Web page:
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Brier Dudley's blog

Brier Dudley offers a critical look at technology and business issues affecting the Northwest.

May 31, 2012 at 9:21 AM

D10: FTC boss on bad privacy policies, Google antitrust

RANCHO PALOS VERDES, Calif. _ In its review of overly complex privacy policies, the Federal Trade Commission found one on a mobile device that took 102 clicks to get through, according to FTC Chairman Jon Leibowitz.

The example was used by Leibowitz to advocate for simpler privacy policies. The policies of companies handling users’ personal information need to be simplified to the point they resemble the nutrition labels on the side of cereal boxes, he said.

“Privacy policies have to get better, they have to get simpler,” he said during an interview at the All Things D conference.

The FTC has begun an antitrust review of Google’s search business and hired an outside expert to assist the process.

Conference co-host Walt Mossberg pressed Leibowitz on what prompted the agency to begin the review at this point.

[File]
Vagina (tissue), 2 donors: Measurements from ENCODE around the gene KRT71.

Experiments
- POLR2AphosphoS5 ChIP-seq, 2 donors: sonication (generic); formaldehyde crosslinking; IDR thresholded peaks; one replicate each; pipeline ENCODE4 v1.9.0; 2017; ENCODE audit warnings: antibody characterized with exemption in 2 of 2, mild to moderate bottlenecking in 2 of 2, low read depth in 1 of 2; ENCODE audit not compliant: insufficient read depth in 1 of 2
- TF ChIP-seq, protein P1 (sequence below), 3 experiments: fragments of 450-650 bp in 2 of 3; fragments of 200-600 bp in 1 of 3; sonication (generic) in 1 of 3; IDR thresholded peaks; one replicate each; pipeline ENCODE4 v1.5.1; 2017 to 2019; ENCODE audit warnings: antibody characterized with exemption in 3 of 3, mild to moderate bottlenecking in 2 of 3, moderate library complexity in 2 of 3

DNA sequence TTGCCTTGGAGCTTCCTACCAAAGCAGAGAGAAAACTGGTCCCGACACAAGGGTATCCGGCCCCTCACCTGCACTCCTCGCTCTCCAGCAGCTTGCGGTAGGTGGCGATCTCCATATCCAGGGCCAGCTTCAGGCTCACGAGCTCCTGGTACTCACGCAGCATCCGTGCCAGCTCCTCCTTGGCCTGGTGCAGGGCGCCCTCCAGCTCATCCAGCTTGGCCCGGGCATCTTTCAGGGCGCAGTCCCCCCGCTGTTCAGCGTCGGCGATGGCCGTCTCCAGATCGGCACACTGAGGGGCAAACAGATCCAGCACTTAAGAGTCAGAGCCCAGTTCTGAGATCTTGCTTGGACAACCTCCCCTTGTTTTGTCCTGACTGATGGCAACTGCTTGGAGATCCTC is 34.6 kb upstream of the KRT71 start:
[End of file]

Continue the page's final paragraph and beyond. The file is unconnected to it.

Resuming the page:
Leibowitz declined to provide specifics about what initiated the review.

“Without going too far down this road there are certainly allegations – the search results on Google have changed or evolved over the years – that they may be anti-competitive,” he said.

A decision on whether to proceed will come “in the not too distant future,” he said.

Mossberg asked if the agency is “trying to figure out if the evidence is there.”

“We’re trying to figure out if the evidence is there and what the theories are,” Leibowitz said.

Mossberg said the hiring of outside counsel suggests the agency has already found evidence of anticompetitive practices, but Leibowitz wouldn’t confirm this.

“It just means that we have very competent counsel who can go toe to toe with their competent counsel,” he said.

The hiring “ensures we have a really terrific litigator should we need one” and provides outside perspective, he said.

Leibowitz said the FTC is also concerned about the way companies are suing each other over standard, essential patents. In particular, the agency is concerned about fights over technology standards going beyond the pursuit of damages and leading to injunctions blocking the shipment of products.

The FTC may ask the International Trade Commission to address the situation.

“We are considering filing our views with them,” he said. “I think we’re very troubled by the notion.”

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